I waited about ten minutes while one of my older students, a woman in her sixties, finished up a phone call with her rabbi. From the sounds of it, she was planning a bar mitzvah, arranging everything from the start time to the cake design to the seating. “I want it to be a nice,” she urged. “People should feel like it’s special.” Between breaths, she whispered apologies in my direction. I shrugged. It didn’t matter. This sounded important.
At last she hung up and came to the piano. “It’s a lot of work!” she gasped, regarding the yapping shih tzu on the floor, ”getting Muffin blessed.”
I feel so proud to have premiered this work by Seth Rozanoff for piano and live electronics. It’s as if he could hear all the sounds bouncing around inside my head and then conceived a piece around it. Truly forward-thinking, beautiful, and uncompromising music by a great artist and friend.
LINT / BOO, FOREVER
I composed this piece very slowly in the basement of Dixon Place 4 years ago when I first arrived in New York. Rachel Brook and Will Larche performed it with me there a year later. Then I presented a solo version of it last month at Roulette. I like how this live recording came out. The piece is supposed to feel like a void. We’ve all been there.
I often wonder if some pianists come away from their practice with a sense of having beaten a piece into submission, because when I finish my practice I tend to feel the opposite.
One of my older students uses a piano instruction book from 1956. It has markings in it from every period of his life, and the book itself serves as a kind of time capsule from another era (the first printing was actually in the twenties), with almost every page offering some dizzying finger exercise or cluttered attempt at teaching a key signature. Of the eighty-five little pieces, several serve as politically incorrect postcards from early twentieth century America, with songs like “In Old Japan” and “The Jolly Tar.” I’m partial to “The Laughing Fairy,” but I know I’m reading into things.
The final song is called “Italian Dance,” and my student started working on it about a month ago. His book, which has accompanied him through nearly half-a-century of his life, is, needless to say, falling apart, and the last page went missing probably decades ago. “Italian Dance,” to our dismay, has no ending. In fact, we only get a measure of the Coda before we’re forced to quit.
I have a thing for scooping up old, out-of-print piano teaching materials, and so I pounced on the opportunity to find this book. For one, I think it has some good music in it. And secondly, we would get to find out how “Italian Dance” ends. I found it online, bought it for $20 (the printed price on the actual book is $3.25) and… have forgotten to bring it to our lessons ever since. I’ve peaked inside and there are only two lines of music after our forced stopping point, but for three lessons now the poor guy has asked if I remembered to bring the book, desperate to finish the piece, and I’ve had to tell him no. Today, I even went back into my apartment to bring some other new books to his lesson for us to explore. But not the one with “Italian Dance.” I know…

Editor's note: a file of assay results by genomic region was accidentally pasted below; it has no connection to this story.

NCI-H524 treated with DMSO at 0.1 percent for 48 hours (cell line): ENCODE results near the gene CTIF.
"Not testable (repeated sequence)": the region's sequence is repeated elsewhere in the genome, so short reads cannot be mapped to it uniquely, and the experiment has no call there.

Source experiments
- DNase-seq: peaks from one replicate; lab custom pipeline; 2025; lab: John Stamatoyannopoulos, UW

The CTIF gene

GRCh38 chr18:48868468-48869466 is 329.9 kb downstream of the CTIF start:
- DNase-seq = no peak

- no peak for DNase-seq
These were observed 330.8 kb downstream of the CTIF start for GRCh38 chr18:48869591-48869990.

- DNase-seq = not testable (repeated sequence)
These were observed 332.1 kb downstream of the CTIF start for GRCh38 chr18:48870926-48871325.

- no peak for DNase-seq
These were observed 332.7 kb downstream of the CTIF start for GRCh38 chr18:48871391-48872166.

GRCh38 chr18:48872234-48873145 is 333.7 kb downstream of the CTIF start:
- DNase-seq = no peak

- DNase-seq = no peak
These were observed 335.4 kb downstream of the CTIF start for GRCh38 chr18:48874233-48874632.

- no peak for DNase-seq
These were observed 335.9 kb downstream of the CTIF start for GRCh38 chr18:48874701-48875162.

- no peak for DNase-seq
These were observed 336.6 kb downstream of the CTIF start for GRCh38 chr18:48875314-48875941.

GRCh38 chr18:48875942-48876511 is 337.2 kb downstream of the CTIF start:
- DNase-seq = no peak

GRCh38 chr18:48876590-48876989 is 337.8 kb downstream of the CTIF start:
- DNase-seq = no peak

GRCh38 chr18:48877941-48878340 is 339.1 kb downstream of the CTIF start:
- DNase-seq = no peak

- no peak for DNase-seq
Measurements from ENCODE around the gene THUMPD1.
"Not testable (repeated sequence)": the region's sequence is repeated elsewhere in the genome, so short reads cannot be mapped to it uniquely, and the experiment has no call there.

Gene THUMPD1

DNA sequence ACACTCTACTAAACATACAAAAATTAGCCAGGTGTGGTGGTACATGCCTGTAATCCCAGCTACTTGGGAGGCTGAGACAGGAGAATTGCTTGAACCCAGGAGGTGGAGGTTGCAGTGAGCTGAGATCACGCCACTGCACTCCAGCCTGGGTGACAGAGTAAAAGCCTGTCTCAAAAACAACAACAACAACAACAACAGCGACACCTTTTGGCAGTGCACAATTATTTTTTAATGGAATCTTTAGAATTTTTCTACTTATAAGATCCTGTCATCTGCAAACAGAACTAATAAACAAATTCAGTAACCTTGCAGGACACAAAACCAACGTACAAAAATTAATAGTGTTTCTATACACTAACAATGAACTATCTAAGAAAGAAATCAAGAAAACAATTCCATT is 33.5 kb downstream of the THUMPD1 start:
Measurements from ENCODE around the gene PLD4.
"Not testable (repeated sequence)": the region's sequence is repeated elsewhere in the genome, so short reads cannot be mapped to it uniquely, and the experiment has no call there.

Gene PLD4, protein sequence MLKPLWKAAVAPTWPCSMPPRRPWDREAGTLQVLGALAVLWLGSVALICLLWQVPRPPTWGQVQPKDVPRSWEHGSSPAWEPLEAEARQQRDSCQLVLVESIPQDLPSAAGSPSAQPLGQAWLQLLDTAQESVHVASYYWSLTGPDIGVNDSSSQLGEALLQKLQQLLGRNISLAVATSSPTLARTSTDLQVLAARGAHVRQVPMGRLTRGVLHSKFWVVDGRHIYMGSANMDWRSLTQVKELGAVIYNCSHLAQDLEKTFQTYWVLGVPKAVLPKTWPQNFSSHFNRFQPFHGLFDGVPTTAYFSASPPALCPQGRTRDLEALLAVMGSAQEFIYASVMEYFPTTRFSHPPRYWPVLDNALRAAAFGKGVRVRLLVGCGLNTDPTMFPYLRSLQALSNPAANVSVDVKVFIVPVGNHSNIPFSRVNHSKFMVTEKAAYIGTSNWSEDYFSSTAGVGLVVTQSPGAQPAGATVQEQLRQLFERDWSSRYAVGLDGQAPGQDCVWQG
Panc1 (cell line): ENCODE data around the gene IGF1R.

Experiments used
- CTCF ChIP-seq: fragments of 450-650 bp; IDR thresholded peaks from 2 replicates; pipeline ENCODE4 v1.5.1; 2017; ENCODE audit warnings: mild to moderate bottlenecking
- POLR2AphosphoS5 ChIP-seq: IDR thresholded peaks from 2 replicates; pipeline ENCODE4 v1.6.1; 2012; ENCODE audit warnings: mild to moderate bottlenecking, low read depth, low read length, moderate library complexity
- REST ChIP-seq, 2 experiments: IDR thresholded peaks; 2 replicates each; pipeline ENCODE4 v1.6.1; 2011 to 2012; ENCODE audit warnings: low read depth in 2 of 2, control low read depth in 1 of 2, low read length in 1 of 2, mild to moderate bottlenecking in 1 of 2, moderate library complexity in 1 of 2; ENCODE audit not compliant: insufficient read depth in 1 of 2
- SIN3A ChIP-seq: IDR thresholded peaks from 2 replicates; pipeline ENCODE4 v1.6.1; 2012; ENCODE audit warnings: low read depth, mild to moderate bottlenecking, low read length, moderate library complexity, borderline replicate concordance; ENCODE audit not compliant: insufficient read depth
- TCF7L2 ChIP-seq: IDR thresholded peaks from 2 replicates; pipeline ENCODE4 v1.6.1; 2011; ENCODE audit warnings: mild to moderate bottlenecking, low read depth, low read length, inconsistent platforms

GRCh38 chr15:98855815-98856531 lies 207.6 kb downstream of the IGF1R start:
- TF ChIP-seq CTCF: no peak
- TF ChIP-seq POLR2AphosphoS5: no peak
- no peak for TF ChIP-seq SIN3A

So, as per usual, we played through it today and stopped at the first measure of the Coda. He likes to stay focused in our lessons, but I had to say something. I told him that our relationship with “Italian Dance” reminded me of my childhood.
See, my father and mother divorced when I was two, but he still visited every so often on weekends. With him, he would sometimes bring stacks of VHS tapes filled to capacity with dubbed movies. I don’t know if anyone besides me remembers how to do this, but one would basically wire two VCRs together and then record one tape to another. One could also select the quality of the recording: extended play or standard play. My dad chose extended play, and would pack three movies to a tape. Or, I should say… almost three.
So I’d get this succession of films on one tape—Goonies followed by Scanners followed by Return to Oz—and I’d watch them nonstop, letting them no doubt inform my subconscious to this very day. But of course movies have different lengths, and three movies will rarely fit evenly onto one VHS tape. Sometimes the endings, especially for the third movie in line, would suffer the consequences.
Such was the case with Pinocchio. I fucking loved Pinocchio. Easily, I watched it more than any other Disney film, and had it on heavy rotation along with Indiana Jones, Jaws 3, and The Worst Witch. But the ending, because of its position on the dubbed videotape, was cut off. Like, I mean, right at the pivotal moment where the whale sails toward Pinocchio for his final attack. Just then, the tape would stop and begin rewinding.
I never really saw the end. I never saw Pinocchio turn into a real boy.
Not for years, at least. I think I once begged my mom to rent it for me so I could finally see Pinocchio’s face, smooth and human. I still remember the thrill of going past that expected cut-off point, seeing the whale suddenly coming straight toward me.
I still remember the exotic despair of seeing Pinocchio face-down in the tide pool.